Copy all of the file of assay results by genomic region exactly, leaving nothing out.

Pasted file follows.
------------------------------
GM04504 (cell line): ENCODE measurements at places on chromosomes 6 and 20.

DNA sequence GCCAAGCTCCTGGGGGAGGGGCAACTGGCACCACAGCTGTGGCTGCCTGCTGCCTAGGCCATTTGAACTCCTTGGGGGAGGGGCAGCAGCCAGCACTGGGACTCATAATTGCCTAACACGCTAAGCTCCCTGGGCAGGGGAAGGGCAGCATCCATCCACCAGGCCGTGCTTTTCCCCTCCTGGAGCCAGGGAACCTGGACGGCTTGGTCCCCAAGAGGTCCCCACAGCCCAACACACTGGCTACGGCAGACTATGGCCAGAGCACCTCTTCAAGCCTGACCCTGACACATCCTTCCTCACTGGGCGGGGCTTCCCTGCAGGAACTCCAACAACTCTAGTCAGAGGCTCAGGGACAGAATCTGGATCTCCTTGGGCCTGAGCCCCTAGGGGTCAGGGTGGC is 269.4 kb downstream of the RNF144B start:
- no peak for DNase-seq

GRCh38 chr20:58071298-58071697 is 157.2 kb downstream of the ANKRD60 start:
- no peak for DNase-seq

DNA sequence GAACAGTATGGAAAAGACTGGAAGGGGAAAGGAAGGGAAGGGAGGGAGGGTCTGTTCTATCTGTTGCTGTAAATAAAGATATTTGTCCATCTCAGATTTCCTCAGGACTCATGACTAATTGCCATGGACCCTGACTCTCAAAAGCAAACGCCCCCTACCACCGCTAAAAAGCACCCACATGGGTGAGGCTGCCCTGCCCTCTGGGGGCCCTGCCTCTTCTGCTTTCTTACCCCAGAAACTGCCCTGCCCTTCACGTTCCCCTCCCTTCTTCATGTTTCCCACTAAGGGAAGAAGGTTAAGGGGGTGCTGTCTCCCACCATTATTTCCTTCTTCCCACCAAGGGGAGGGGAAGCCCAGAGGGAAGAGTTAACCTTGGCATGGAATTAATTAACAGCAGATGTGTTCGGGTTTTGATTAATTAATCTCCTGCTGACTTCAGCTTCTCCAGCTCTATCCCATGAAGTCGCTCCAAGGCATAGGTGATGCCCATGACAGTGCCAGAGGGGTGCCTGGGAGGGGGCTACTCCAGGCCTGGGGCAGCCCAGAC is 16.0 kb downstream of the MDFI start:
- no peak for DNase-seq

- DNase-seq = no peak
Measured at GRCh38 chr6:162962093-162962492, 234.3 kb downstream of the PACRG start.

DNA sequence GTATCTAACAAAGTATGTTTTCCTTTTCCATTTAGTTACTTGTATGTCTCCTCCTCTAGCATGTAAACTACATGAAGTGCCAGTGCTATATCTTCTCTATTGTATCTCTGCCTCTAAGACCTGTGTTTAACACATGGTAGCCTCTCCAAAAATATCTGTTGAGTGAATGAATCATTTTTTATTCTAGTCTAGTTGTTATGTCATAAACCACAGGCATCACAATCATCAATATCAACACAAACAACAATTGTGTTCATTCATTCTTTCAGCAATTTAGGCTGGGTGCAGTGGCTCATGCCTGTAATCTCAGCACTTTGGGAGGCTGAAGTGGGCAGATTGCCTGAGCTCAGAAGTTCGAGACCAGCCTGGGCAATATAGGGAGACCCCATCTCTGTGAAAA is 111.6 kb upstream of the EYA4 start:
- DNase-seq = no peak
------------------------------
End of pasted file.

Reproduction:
GM04504 (cell line): ENCODE measurements at places on chromosomes 6 and 20.

DNA sequence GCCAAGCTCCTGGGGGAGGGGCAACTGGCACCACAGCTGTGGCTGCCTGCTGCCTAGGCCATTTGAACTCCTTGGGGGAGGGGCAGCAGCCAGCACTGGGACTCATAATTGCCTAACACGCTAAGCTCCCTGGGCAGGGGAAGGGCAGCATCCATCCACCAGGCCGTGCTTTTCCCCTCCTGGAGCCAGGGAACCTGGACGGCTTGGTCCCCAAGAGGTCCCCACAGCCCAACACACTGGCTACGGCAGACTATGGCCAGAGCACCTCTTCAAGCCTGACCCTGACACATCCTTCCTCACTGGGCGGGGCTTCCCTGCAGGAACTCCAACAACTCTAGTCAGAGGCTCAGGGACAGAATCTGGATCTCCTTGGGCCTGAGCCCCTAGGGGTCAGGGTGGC is 269.4 kb downstream of the RNF144B start:
- no peak for DNase-seq

GRCh38 chr20:58071298-58071697 is 157.2 kb downstream of the ANKRD60 start:
- no peak for DNase-seq

DNA sequence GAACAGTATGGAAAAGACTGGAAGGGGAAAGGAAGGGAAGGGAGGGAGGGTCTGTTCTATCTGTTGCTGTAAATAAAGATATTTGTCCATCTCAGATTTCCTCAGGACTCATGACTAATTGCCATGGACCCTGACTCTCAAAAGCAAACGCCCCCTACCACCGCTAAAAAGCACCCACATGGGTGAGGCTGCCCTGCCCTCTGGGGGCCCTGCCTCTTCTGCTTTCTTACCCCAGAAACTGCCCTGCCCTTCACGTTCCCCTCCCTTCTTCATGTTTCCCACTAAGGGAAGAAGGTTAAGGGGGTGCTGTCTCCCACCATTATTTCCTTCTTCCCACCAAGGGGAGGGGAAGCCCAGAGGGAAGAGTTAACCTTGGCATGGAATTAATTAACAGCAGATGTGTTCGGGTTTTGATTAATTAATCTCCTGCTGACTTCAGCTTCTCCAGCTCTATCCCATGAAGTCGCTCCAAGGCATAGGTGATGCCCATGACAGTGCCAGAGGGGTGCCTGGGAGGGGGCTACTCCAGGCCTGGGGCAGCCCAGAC is 16.0 kb downstream of the MDFI start:
- no peak for DNase-seq

- DNase-seq = no peak
Measured at GRCh38 chr6:162962093-162962492, 234.3 kb downstream of the PACRG start.

DNA sequence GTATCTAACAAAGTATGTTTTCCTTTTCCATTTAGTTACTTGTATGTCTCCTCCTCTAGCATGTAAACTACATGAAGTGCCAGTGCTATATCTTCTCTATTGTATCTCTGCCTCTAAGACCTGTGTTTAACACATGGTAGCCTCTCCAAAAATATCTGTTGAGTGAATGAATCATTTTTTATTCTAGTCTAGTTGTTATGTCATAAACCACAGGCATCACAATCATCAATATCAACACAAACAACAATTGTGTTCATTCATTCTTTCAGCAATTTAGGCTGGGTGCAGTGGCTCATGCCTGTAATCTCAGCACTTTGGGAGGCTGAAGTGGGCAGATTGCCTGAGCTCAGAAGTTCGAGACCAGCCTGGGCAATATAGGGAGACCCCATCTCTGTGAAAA is 111.6 kb upstream of the EYA4 start:
- DNase-seq = no peak